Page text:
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A Time to Pause

Time; we hold it for such a brief moment. It slips through our fingers like a fine thread, seeping out of our pockets quicker than money.

Time; it has so many faces and it changes life so instantaneously.

We travel from Yom Kippur to Simchat Torah in a short space of time.

We Jews are well practised in how to move from sadness to stoicism, anguish to joy. So, Yom Kippur celebrates the fine hinge of Jewish time, the precise pivotal point that can change animosity into amity, apathy into empathy. Shakespeare told us: “We are the clocks on which time tells itself”.

Before you realise it, we change from white to green, from the sombre synagogue to the vibrant green of the Sukkah, the wild rush of colour and movement that Simchat Torah is.

Yet there is an element of Yom Kippur time that merges with Simchat Torah time. The final day, or two days (outside of Israel), of the month long Tishrei cycle are known as Shemini Atzeret (Simchat Torah is a stand-alone Chag or holiday, only in the Diaspora). The word Atzeret denounces a halt, a time to pause and reflect. That is the link to Yom Kippur, the essential day of pause and introspection. Both remind us to consider, not what we are going to live from in the new year, but what we are going to live for.

We don’t get to choose our families and our fortunes, but we are given a little slice of life, a little “shtikel of opportunity” to make our own. Rav Soloveitchik says that’s the difference between fate and destiny, “beshert” and freedom. Fate is what happens to you. Destiny is what you make happen.

And seizing one’s destiny in that fraction of a moment can make all the difference.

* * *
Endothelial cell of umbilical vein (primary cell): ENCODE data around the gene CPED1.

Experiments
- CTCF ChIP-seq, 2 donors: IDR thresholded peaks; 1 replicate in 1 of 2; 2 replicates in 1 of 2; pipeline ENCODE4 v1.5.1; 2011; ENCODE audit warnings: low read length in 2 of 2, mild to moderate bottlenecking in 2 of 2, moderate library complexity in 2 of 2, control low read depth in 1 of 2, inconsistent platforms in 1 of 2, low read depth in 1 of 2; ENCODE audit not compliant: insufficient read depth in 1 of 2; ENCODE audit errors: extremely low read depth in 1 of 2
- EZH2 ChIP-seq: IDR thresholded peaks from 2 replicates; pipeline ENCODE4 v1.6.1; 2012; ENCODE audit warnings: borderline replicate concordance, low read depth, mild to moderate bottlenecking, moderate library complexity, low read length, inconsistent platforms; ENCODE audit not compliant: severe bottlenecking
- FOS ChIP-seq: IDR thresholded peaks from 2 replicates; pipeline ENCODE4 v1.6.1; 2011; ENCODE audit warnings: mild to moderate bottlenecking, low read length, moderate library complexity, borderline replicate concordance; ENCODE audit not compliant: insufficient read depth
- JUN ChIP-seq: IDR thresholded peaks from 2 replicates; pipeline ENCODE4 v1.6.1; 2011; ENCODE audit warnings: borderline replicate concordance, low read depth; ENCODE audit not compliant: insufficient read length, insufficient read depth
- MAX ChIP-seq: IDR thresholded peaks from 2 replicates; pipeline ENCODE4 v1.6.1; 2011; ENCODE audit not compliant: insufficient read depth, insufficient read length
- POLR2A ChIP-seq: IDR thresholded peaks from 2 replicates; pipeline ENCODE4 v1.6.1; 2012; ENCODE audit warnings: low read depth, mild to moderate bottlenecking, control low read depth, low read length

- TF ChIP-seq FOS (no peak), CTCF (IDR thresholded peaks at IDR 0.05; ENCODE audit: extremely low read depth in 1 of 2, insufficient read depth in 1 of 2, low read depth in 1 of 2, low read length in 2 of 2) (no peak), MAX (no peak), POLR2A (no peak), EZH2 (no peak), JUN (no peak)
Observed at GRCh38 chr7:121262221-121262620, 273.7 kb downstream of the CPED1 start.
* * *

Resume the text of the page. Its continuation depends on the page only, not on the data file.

“Carpe diem – grasp the moment”, or as Hillel famously put it: “If not now, then when?” Recognise the moment when it presents itself.

If it works on a personal level, it also operates on a national one. As a Jewish people we are bound by our covenant of fate to all Jews, but we are also united by a common covenant of destiny. And today, as Jews, we are captains of our own destiny after thousands of years of being captives of other’s destiny. We have Israel, and despite its failings and flaws (and there are many), we need to stand up proudly for it.

You may not like Israel’s current policies. You may be in angst about the dramatic weakening of the democratic institutions in Israel. You may worry about our Charedi brothers and sisters, and their failure to participate in the military and economic life of the country… or for the strategies being used to challenge that situation. You may be angry at the radical secularists at some of the Democracy demonstrations or the religious nationalist extremists and their inordinate political power.

But what a place of energy and innovation this Israel remains. Start-up high-tech businesses that have changed the way the world communicates; that are changing the face of medicine through their chutzpah, inventiveness and unabashed desire to improve the human condition; that have created one of the most edgy cities in the world, with great coffee!

Israel may be in crisis but it’s not too late to declare an internal cease-fire, to ensure the healthy continuity of the innovation nation, to seek compromise not conflict. I love the words of the Rebbe:

“To be kind is more important than to be right. Many times, what people need is not a brilliant mind that speaks but a special heart that listens”.

This, of course, resonates for us in Australia, as we face the referendum. My prayer is that it will not divide but unite, that we will be guided by our special hearts and listen to the voice of the dispossessed.

And as we say farewell to our green festival, let us remember that at this critical time for the climate of the world, we may not be able to change what has been lost, but we can still work to preserve what we have. And if not now, then when?

Time, we hold it in our hands – as delicate as a glass ball, as beautiful as a polished diamond. At this Festival of Pause, Shemini Atzeret, let’s be sure to handle and use it with care.

Rabbi Ralph

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